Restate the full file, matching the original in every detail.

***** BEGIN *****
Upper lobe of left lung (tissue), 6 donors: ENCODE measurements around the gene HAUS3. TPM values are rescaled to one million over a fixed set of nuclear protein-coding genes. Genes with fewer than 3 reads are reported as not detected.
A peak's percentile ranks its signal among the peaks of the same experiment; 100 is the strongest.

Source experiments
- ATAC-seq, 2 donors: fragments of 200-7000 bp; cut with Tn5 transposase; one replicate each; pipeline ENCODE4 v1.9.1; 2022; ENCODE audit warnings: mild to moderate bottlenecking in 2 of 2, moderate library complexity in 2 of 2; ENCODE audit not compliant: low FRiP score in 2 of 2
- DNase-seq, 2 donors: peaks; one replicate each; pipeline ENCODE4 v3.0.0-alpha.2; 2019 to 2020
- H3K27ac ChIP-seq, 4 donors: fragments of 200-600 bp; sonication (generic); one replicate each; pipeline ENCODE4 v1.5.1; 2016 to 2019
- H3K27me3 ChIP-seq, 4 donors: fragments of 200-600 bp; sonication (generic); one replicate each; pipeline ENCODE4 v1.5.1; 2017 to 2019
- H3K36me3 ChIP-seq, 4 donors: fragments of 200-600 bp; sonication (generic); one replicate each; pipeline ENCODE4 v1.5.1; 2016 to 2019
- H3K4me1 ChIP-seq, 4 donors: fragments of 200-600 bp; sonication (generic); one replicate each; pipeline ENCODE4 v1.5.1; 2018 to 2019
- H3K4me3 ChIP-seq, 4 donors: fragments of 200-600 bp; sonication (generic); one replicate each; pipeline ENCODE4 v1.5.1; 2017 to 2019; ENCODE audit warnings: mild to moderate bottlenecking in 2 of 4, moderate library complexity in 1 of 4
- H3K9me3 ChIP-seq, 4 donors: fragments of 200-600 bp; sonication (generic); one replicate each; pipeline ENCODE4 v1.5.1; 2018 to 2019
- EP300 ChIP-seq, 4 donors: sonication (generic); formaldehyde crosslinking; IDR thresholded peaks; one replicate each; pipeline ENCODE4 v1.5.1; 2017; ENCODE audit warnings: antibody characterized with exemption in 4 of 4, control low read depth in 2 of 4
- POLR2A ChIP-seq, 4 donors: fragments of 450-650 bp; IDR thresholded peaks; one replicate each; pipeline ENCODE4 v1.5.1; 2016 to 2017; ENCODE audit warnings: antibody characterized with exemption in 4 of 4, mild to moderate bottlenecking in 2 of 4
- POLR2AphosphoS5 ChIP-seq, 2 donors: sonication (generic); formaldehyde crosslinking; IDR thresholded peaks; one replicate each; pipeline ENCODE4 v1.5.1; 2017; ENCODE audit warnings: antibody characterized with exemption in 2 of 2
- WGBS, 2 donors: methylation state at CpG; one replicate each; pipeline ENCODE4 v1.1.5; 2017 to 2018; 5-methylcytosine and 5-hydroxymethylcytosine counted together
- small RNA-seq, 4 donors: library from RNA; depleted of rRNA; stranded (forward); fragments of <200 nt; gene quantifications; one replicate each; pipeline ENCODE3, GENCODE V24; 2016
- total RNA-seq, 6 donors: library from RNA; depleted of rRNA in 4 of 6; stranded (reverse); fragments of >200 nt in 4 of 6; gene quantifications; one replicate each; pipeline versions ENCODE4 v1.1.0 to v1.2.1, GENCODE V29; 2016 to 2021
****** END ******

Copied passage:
Upper lobe of left lung (tissue), 6 donors: ENCODE measurements around the gene HAUS3. TPM values are rescaled to one million over a fixed set of nuclear protein-coding genes. Genes with fewer than 3 reads are reported as not detected.
A peak's percentile ranks its signal among the peaks of the same experiment; 100 is the strongest.

Source experiments
- ATAC-seq, 2 donors: fragments of 200-7000 bp; cut with Tn5 transposase; one replicate each; pipeline ENCODE4 v1.9.1; 2022; ENCODE audit warnings: mild to moderate bottlenecking in 2 of 2, moderate library complexity in 2 of 2; ENCODE audit not compliant: low FRiP score in 2 of 2
- DNase-seq, 2 donors: peaks; one replicate each; pipeline ENCODE4 v3.0.0-alpha.2; 2019 to 2020
- H3K27ac ChIP-seq, 4 donors: fragments of 200-600 bp; sonication (generic); one replicate each; pipeline ENCODE4 v1.5.1; 2016 to 2019
- H3K27me3 ChIP-seq, 4 donors: fragments of 200-600 bp; sonication (generic); one replicate each; pipeline ENCODE4 v1.5.1; 2017 to 2019
- H3K36me3 ChIP-seq, 4 donors: fragments of 200-600 bp; sonication (generic); one replicate each; pipeline ENCODE4 v1.5.1; 2016 to 2019
- H3K4me1 ChIP-seq, 4 donors: fragments of 200-600 bp; sonication (generic); one replicate each; pipeline ENCODE4 v1.5.1; 2018 to 2019
- H3K4me3 ChIP-seq, 4 donors: fragments of 200-600 bp; sonication (generic); one replicate each; pipeline ENCODE4 v1.5.1; 2017 to 2019; ENCODE audit warnings: mild to moderate bottlenecking in 2 of 4, moderate library complexity in 1 of 4
- H3K9me3 ChIP-seq, 4 donors: fragments of 200-600 bp; sonication (generic); one replicate each; pipeline ENCODE4 v1.5.1; 2018 to 2019
- EP300 ChIP-seq, 4 donors: sonication (generic); formaldehyde crosslinking; IDR thresholded peaks; one replicate each; pipeline ENCODE4 v1.5.1; 2017; ENCODE audit warnings: antibody characterized with exemption in 4 of 4, control low read depth in 2 of 4
- POLR2A ChIP-seq, 4 donors: fragments of 450-650 bp; IDR thresholded peaks; one replicate each; pipeline ENCODE4 v1.5.1; 2016 to 2017; ENCODE audit warnings: antibody characterized with exemption in 4 of 4, mild to moderate bottlenecking in 2 of 4
- POLR2AphosphoS5 ChIP-seq, 2 donors: sonication (generic); formaldehyde crosslinking; IDR thresholded peaks; one replicate each; pipeline ENCODE4 v1.5.1; 2017; ENCODE audit warnings: antibody characterized with exemption in 2 of 2
- WGBS, 2 donors: methylation state at CpG; one replicate each; pipeline ENCODE4 v1.1.5; 2017 to 2018; 5-methylcytosine and 5-hydroxymethylcytosine counted together
- small RNA-seq, 4 donors: library from RNA; depleted of rRNA; stranded (forward); fragments of <200 nt; gene quantifications; one replicate each; pipeline ENCODE3, GENCODE V24; 2016
- total RNA-seq, 6 donors: library from RNA; depleted of rRNA in 4 of 6; stranded (reverse); fragments of >200 nt in 4 of 6; gene quantifications; one replicate each; pipeline versions ENCODE4 v1.1.0 to v1.2.1, GENCODE V29; 2016 to 2021